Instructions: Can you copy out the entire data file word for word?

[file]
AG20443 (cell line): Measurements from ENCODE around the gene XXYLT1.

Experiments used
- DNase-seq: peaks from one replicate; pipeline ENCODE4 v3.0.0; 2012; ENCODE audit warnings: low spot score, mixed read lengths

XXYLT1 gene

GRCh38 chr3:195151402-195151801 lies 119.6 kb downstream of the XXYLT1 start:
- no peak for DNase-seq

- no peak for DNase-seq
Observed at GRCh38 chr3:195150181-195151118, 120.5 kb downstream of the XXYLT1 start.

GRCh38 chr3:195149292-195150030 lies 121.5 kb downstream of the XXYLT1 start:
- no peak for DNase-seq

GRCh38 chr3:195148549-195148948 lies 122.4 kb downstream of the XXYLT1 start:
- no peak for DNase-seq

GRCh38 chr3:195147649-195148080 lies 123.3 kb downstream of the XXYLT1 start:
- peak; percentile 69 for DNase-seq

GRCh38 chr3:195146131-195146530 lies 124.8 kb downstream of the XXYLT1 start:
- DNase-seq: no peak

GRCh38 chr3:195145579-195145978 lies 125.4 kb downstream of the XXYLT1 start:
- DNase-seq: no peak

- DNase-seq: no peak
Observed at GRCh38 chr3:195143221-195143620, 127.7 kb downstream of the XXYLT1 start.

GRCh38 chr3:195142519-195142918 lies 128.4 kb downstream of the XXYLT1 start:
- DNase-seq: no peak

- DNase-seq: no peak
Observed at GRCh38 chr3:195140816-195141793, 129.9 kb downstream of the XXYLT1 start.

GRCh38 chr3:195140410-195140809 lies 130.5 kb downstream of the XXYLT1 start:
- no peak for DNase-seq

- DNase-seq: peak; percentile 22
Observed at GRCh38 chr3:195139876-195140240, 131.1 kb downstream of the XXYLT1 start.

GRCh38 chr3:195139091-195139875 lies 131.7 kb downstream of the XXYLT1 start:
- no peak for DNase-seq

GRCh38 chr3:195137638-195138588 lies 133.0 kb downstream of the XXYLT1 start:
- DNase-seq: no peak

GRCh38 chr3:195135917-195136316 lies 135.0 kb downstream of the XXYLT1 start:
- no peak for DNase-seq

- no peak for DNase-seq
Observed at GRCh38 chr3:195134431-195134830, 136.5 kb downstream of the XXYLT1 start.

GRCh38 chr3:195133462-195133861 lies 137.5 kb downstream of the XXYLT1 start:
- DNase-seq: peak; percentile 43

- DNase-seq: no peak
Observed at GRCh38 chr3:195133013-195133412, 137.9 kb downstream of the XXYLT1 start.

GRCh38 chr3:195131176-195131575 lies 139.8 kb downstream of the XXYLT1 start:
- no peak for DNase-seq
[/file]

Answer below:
AG20443 (cell line): Measurements from ENCODE around the gene XXYLT1.

Experiments used
- DNase-seq: peaks from one replicate; pipeline ENCODE4 v3.0.0; 2012; ENCODE audit warnings: low spot score, mixed read lengths

XXYLT1 gene

GRCh38 chr3:195151402-195151801 lies 119.6 kb downstream of the XXYLT1 start:
- no peak for DNase-seq

- no peak for DNase-seq
Observed at GRCh38 chr3:195150181-195151118, 120.5 kb downstream of the XXYLT1 start.

GRCh38 chr3:195149292-195150030 lies 121.5 kb downstream of the XXYLT1 start:
- no peak for DNase-seq

GRCh38 chr3:195148549-195148948 lies 122.4 kb downstream of the XXYLT1 start:
- no peak for DNase-seq

GRCh38 chr3:195147649-195148080 lies 123.3 kb downstream of the XXYLT1 start:
- peak; percentile 69 for DNase-seq

GRCh38 chr3:195146131-195146530 lies 124.8 kb downstream of the XXYLT1 start:
- DNase-seq: no peak

GRCh38 chr3:195145579-195145978 lies 125.4 kb downstream of the XXYLT1 start:
- DNase-seq: no peak

- DNase-seq: no peak
Observed at GRCh38 chr3:195143221-195143620, 127.7 kb downstream of the XXYLT1 start.

GRCh38 chr3:195142519-195142918 lies 128.4 kb downstream of the XXYLT1 start:
- DNase-seq: no peak

- DNase-seq: no peak
Observed at GRCh38 chr3:195140816-195141793, 129.9 kb downstream of the XXYLT1 start.

GRCh38 chr3:195140410-195140809 lies 130.5 kb downstream of the XXYLT1 start:
- no peak for DNase-seq

- DNase-seq: peak; percentile 22
Observed at GRCh38 chr3:195139876-195140240, 131.1 kb downstream of the XXYLT1 start.

GRCh38 chr3:195139091-195139875 lies 131.7 kb downstream of the XXYLT1 start:
- no peak for DNase-seq

GRCh38 chr3:195137638-195138588 lies 133.0 kb downstream of the XXYLT1 start:
- DNase-seq: no peak

GRCh38 chr3:195135917-195136316 lies 135.0 kb downstream of the XXYLT1 start:
- no peak for DNase-seq

- no peak for DNase-seq
Observed at GRCh38 chr3:195134431-195134830, 136.5 kb downstream of the XXYLT1 start.

GRCh38 chr3:195133462-195133861 lies 137.5 kb downstream of the XXYLT1 start:
- DNase-seq: peak; percentile 43

- DNase-seq: no peak
Observed at GRCh38 chr3:195133013-195133412, 137.9 kb downstream of the XXYLT1 start.

GRCh38 chr3:195131176-195131575 lies 139.8 kb downstream of the XXYLT1 start:
- no peak for DNase-seq